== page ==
Is it possible to eliminate insufficients on leadless packages?
The majority of electronics today utilize, to some extent, surface mount technology components. Without SMT, the reduction of component sizes, and product sizes, would be extremely difficult. However, reducing the component sizes increases the complexity of putting them on printed circuit boards. The smaller the size, the more difficult it can be to print solder paste onto the PCB, precisely place the component, and send it through the reflow oven with no problems.
Myriad SMT defects (bridging, solder balls, voids, etc.) are possible. In some cases there is only one assembly build, and one has to try to get it “right” the first, and only, time. Leadless packages are prone to insufficient solder volume. This SMT defect is costly, but can be repaired at rework. Is this a defect one has to live with, or is it possible to eliminate this altogether?
The short answer is “yes.” The longer version involves a comparison of the leadless package termination size and PCB land. The required ratio of the two is very consistent, and adjustments to the solder paste stencil can prevent insufficients at reflow.
For sufficient solder paste volume, the optimum PCB land length is ~110% of the leadless termination length, based on SMT assembly (Figure 1). However, inspection and rework of leadless components is extremely difficult when almost 100% of the land is underneath the component. For this reason, the majority of leadless land pad designs will lengthen the PCB land.
Compared to a gullwing style component, leadless packages tend to obstruct more of the convection reflow oven air flow and IR. Unless the PCB has extremely heavy copper weights, the leadless termination and PCB land pad temperatures will increase fairly uniformly, and be close together at liquidus. This will produce a uniform wetting of the solder across the surfaces. Increasing the land pad length beyond 110% of the termination length increases the surface area that the solder has to cover. This will limit the formation of acceptable solder fillets, if solder paste volume is not increased at print.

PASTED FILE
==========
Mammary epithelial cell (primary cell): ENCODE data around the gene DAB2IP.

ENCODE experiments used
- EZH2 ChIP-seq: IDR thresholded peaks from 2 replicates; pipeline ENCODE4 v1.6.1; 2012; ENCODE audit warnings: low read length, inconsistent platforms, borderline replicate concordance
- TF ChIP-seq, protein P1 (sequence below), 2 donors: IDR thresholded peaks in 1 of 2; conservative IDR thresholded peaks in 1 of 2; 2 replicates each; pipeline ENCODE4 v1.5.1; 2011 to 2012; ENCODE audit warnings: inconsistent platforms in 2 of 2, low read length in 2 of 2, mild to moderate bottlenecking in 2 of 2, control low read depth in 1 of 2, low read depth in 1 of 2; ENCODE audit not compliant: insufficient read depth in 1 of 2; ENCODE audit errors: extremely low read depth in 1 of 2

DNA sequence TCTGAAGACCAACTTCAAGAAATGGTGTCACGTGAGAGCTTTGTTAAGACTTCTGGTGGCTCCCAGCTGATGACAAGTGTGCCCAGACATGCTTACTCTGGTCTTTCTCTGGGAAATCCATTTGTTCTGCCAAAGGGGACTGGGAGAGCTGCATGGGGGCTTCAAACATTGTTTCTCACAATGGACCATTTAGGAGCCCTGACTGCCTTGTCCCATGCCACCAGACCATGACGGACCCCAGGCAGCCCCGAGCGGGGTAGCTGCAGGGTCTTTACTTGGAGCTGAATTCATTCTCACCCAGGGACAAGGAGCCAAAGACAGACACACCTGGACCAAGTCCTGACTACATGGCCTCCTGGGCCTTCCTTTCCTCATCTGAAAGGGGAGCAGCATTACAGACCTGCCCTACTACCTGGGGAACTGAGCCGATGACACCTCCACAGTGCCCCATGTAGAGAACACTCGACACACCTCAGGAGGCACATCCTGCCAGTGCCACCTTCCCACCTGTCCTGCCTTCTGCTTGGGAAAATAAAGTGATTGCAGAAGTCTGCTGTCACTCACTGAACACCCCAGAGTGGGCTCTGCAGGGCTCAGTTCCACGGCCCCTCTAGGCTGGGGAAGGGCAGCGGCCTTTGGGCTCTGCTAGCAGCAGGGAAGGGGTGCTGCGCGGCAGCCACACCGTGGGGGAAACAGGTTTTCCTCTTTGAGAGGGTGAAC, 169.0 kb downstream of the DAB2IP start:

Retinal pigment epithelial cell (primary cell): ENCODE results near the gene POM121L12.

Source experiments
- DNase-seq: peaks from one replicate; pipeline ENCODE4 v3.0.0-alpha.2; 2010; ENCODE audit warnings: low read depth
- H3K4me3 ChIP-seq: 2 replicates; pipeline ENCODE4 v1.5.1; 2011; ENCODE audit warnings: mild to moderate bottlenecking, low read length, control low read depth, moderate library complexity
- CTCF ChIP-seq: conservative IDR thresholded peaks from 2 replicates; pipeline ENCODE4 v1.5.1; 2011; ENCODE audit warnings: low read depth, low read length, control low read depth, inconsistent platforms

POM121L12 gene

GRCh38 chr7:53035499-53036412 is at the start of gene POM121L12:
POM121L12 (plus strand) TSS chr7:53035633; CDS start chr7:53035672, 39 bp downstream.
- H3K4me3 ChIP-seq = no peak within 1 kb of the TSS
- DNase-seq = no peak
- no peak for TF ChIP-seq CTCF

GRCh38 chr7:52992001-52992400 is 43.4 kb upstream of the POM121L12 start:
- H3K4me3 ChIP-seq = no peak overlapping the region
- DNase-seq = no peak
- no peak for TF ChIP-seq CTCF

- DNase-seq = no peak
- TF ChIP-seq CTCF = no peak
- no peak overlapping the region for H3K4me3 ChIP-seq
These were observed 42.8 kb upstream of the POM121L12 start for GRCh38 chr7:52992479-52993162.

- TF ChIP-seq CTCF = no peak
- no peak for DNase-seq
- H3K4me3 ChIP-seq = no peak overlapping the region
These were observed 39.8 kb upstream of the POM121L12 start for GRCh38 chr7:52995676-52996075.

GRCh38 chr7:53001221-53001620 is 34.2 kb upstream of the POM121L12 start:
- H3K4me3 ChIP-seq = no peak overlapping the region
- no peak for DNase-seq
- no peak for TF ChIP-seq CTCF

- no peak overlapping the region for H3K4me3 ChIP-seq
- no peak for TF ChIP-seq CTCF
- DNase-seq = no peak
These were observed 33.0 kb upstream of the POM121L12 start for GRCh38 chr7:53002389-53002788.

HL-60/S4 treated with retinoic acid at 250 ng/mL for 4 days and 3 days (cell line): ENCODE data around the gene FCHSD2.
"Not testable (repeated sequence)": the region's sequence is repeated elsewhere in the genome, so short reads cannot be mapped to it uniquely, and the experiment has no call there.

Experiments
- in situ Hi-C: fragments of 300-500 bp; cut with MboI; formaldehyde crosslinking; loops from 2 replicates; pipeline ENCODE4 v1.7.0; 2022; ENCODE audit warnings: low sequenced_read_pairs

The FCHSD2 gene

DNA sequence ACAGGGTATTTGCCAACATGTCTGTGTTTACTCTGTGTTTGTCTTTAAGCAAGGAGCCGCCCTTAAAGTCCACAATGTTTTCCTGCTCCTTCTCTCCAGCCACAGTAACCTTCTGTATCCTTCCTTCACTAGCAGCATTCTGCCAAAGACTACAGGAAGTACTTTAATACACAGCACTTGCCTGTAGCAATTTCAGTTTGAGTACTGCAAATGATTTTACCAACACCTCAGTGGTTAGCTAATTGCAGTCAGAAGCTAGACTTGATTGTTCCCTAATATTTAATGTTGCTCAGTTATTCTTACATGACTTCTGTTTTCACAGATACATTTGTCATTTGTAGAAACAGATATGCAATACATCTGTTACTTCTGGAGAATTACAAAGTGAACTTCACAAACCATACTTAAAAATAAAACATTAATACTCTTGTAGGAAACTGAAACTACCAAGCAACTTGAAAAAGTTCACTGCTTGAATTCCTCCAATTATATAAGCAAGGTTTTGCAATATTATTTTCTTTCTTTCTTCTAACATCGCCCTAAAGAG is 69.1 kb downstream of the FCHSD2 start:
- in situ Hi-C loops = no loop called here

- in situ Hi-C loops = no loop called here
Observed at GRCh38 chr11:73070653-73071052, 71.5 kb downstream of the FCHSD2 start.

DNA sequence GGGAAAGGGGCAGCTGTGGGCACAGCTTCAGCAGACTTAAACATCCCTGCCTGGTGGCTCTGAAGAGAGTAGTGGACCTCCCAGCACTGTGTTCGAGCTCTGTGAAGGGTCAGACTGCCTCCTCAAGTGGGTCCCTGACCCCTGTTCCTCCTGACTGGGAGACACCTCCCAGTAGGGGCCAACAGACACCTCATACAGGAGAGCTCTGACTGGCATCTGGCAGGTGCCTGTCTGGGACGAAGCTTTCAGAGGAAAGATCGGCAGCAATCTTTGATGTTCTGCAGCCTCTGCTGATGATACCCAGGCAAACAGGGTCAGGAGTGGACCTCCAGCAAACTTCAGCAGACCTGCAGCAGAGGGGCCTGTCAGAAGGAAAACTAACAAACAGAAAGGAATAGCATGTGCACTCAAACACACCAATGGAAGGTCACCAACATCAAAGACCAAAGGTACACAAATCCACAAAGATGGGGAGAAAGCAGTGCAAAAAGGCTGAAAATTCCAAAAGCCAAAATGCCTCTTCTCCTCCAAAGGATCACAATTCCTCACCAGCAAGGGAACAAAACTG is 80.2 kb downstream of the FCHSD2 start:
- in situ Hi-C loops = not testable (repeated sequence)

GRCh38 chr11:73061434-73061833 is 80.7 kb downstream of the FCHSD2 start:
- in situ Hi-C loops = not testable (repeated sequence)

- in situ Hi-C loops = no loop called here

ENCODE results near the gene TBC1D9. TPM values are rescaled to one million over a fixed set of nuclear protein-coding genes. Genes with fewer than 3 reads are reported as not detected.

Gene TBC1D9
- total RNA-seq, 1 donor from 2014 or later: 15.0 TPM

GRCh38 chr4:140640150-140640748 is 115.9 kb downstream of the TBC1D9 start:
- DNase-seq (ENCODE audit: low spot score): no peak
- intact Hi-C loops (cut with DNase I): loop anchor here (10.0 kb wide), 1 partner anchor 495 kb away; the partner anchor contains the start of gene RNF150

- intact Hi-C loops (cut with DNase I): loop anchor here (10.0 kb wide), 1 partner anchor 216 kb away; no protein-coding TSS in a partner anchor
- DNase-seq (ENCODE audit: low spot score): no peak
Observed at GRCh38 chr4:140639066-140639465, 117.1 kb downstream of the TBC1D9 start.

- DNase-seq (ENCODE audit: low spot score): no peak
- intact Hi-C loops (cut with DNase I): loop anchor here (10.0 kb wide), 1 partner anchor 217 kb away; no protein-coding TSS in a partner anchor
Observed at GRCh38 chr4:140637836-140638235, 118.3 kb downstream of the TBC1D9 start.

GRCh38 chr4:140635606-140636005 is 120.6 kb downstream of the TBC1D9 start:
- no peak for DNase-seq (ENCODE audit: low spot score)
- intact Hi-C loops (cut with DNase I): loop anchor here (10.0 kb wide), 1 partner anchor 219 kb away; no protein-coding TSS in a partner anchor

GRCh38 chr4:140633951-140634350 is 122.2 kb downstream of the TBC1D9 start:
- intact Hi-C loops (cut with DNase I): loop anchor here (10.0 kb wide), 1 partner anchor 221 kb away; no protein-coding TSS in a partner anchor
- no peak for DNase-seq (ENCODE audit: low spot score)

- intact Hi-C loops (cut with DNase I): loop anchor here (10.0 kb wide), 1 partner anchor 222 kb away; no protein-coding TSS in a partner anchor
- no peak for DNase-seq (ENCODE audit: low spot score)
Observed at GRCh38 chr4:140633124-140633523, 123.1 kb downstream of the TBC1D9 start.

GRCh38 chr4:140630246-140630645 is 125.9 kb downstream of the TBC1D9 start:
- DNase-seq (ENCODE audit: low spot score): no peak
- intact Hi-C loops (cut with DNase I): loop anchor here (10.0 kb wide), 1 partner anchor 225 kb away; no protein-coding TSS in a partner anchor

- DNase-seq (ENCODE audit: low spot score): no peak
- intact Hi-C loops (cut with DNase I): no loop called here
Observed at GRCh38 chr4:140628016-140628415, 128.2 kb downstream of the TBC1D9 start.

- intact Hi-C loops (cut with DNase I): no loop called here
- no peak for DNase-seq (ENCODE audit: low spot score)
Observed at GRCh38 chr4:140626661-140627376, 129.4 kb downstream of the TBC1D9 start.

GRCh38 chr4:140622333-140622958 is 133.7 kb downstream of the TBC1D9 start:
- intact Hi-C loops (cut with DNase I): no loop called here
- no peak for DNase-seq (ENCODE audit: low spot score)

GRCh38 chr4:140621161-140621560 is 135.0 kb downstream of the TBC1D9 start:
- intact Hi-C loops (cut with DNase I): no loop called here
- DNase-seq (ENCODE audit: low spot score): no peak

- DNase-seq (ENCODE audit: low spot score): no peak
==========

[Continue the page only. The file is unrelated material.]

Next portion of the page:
The volume increase is based on the size difference of the leadless termination and PCB land and is applied to the stencil. Referring to Figure 2, the volume increase is calculated as
Volume increase (%) =
Additional solder paste volume should always be printed to the “toe” side for leadless components. (Avoid extending the solder paste brick further underneath the leadless package, due to the bridging potential, and also avoid increasing the stencil aperture width.) Extending paste up to 0.040" beyond the SMT land is not a problem with leaded or lead-free solders. (Both coalesce and pull back onto the SMT land pad extremely well.) However, it is extremely rare that an overprint gets even close to 0.040" with leadless components. (An overprint to this extent is typically reserved for paste-in-hole applications.) The majority of the time the extension is somewhere between 0.005" and 0.010".
In addition to increasing the stencil aperture size, stencil foil thickness is very important. The majority of leadless components require a 0.005" foil thickness. If foil thickness has to be reduced to accommodate other SMT components, the stencil aperture volume for the leadless components should be increased accordingly. Solder volumes are critical, and it does not take much of a reduction before yield problems start.
Robert Dervaes is vice president of technology at FCT Assembly (fctassembly.com); firstname.lastname@example.org.